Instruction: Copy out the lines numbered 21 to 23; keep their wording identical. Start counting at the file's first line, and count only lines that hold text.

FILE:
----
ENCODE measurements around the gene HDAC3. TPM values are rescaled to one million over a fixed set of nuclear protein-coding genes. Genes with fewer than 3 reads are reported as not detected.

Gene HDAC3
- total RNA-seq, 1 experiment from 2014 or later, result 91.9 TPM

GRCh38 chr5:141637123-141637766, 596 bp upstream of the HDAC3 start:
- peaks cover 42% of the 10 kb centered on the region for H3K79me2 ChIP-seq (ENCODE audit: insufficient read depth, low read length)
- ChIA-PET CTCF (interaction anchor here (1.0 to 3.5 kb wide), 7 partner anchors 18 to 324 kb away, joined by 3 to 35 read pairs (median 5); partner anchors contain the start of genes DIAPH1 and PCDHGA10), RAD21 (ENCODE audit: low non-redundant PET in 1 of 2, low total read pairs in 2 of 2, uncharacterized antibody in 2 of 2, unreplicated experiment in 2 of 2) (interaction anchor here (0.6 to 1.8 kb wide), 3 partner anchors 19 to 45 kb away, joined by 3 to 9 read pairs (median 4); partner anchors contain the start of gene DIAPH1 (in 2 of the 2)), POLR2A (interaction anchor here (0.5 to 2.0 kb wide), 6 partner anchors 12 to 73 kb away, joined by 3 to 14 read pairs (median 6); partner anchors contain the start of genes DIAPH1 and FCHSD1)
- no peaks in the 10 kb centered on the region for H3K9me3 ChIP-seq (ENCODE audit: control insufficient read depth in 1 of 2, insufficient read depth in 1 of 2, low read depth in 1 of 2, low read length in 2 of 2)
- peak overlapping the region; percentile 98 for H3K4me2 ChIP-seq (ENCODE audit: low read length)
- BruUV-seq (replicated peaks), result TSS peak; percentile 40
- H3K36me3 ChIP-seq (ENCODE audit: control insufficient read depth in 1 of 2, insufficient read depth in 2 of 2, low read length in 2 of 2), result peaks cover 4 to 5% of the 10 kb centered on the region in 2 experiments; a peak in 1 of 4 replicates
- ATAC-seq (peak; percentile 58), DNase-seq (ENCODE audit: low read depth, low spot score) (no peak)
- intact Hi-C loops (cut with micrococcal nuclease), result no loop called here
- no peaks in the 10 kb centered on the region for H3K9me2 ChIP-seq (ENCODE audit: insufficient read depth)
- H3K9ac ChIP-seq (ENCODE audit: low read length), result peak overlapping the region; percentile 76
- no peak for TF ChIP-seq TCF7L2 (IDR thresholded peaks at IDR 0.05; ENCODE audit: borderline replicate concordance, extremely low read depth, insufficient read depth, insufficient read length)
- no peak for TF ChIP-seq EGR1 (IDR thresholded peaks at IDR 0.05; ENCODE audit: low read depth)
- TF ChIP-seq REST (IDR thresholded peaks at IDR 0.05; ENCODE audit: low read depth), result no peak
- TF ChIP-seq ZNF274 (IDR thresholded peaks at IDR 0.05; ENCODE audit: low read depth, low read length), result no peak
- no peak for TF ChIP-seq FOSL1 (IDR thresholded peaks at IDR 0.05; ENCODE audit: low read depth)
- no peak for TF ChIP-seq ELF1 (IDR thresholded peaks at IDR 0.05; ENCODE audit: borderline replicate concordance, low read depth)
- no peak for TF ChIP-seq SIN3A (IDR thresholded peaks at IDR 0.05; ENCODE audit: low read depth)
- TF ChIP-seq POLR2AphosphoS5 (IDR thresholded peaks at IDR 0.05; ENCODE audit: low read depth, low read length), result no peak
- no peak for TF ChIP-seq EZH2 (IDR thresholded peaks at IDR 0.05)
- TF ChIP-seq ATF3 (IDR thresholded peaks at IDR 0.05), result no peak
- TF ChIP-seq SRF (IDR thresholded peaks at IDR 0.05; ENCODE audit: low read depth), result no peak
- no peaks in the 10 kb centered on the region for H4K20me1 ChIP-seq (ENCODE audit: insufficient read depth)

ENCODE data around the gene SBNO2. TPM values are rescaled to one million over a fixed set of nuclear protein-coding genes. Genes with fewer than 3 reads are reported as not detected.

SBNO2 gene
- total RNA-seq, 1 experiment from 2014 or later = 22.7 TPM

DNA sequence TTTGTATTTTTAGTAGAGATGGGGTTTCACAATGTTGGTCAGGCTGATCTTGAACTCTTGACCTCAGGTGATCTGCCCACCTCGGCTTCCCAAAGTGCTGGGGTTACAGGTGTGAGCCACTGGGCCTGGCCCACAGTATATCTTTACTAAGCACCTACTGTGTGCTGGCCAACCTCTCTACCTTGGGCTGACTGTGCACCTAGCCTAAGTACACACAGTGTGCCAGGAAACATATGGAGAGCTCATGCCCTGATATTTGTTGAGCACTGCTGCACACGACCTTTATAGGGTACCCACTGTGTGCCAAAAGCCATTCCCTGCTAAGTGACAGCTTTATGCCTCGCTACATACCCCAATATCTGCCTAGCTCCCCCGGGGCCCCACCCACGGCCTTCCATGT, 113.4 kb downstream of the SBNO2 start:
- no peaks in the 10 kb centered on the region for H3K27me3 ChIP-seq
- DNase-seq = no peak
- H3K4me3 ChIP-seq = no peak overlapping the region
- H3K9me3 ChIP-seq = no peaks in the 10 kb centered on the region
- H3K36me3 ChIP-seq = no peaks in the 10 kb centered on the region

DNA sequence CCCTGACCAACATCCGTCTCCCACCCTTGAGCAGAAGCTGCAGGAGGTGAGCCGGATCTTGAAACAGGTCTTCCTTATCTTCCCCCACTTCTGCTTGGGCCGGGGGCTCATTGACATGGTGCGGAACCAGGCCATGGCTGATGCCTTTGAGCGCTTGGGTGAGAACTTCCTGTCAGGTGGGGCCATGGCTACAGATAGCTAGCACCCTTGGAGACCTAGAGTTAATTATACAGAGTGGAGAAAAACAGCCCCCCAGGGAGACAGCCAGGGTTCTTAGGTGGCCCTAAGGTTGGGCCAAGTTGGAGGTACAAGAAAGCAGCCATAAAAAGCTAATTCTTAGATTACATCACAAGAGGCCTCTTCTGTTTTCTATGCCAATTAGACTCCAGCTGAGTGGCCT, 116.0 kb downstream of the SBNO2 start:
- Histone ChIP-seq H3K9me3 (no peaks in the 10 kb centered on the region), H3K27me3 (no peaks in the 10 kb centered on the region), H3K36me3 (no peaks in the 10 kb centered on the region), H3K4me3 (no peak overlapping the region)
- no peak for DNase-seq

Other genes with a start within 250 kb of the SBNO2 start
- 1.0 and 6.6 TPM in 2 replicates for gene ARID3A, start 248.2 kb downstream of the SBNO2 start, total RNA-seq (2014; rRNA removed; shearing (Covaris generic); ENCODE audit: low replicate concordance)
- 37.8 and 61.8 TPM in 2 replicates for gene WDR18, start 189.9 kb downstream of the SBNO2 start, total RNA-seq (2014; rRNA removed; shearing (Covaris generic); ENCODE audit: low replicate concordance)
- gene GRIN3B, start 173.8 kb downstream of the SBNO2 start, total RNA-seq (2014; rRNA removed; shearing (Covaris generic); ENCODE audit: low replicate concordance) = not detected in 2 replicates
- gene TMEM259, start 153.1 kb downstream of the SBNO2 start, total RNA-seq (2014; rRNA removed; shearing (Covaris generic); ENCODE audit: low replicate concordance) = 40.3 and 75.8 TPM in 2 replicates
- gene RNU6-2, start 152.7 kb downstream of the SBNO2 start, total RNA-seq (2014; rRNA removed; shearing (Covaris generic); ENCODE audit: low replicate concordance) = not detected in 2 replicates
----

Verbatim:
- no peak for TF ChIP-seq SIN3A (IDR thresholded peaks at IDR 0.05; ENCODE audit: low read depth)
- TF ChIP-seq POLR2AphosphoS5 (IDR thresholded peaks at IDR 0.05; ENCODE audit: low read depth, low read length), result no peak
- no peak for TF ChIP-seq EZH2 (IDR thresholded peaks at IDR 0.05)